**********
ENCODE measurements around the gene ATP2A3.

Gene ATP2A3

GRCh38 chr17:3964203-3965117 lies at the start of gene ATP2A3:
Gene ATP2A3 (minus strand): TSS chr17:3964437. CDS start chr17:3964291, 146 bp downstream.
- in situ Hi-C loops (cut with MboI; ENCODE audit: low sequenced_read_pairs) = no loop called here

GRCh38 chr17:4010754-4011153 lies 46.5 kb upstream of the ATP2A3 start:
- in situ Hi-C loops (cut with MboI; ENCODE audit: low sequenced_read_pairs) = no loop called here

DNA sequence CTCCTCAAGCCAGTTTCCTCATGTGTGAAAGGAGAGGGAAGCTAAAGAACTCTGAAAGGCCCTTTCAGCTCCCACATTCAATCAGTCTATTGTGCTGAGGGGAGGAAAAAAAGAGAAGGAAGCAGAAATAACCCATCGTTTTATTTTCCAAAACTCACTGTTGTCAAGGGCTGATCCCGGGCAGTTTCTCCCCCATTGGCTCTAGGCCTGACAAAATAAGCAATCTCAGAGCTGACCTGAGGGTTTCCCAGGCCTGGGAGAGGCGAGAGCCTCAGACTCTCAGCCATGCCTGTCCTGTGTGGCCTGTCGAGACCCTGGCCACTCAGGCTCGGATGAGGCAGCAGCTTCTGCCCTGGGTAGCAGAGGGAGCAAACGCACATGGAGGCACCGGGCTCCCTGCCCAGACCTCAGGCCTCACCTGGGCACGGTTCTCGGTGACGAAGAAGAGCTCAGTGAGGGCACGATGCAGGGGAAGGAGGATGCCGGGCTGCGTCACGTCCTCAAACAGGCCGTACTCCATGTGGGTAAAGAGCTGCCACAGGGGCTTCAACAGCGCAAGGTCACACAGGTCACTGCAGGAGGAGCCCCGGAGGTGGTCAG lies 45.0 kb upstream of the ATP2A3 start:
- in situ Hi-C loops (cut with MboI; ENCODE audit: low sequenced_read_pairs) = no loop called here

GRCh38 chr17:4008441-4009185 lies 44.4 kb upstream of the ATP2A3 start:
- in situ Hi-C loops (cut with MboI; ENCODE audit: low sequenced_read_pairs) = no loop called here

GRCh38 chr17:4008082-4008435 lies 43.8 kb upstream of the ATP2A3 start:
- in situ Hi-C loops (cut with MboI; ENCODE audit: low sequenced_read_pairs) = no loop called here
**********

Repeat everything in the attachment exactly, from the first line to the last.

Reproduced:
ENCODE measurements around the gene ATP2A3.

Gene ATP2A3

GRCh38 chr17:3964203-3965117 lies at the start of gene ATP2A3:
Gene ATP2A3 (minus strand): TSS chr17:3964437. CDS start chr17:3964291, 146 bp downstream.
- in situ Hi-C loops (cut with MboI; ENCODE audit: low sequenced_read_pairs) = no loop called here

GRCh38 chr17:4010754-4011153 lies 46.5 kb upstream of the ATP2A3 start:
- in situ Hi-C loops (cut with MboI; ENCODE audit: low sequenced_read_pairs) = no loop called here

DNA sequence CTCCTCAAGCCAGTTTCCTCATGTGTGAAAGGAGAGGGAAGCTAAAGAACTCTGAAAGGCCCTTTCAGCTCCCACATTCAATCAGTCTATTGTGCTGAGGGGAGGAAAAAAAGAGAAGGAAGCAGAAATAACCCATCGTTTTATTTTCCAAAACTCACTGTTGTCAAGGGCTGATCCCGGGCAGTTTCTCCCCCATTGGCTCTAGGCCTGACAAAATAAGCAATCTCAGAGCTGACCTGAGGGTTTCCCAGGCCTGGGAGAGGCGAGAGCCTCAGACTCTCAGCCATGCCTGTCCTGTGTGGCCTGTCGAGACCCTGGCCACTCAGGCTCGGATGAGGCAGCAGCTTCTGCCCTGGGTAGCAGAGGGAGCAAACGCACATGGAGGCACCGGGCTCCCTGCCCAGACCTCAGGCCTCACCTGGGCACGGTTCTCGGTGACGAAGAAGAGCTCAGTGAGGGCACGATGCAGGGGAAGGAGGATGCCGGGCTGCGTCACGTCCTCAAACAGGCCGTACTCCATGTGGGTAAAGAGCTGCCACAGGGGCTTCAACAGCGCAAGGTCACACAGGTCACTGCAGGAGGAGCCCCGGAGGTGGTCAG lies 45.0 kb upstream of the ATP2A3 start:
- in situ Hi-C loops (cut with MboI; ENCODE audit: low sequenced_read_pairs) = no loop called here

GRCh38 chr17:4008441-4009185 lies 44.4 kb upstream of the ATP2A3 start:
- in situ Hi-C loops (cut with MboI; ENCODE audit: low sequenced_read_pairs) = no loop called here

GRCh38 chr17:4008082-4008435 lies 43.8 kb upstream of the ATP2A3 start:
- in situ Hi-C loops (cut with MboI; ENCODE audit: low sequenced_read_pairs) = no loop called here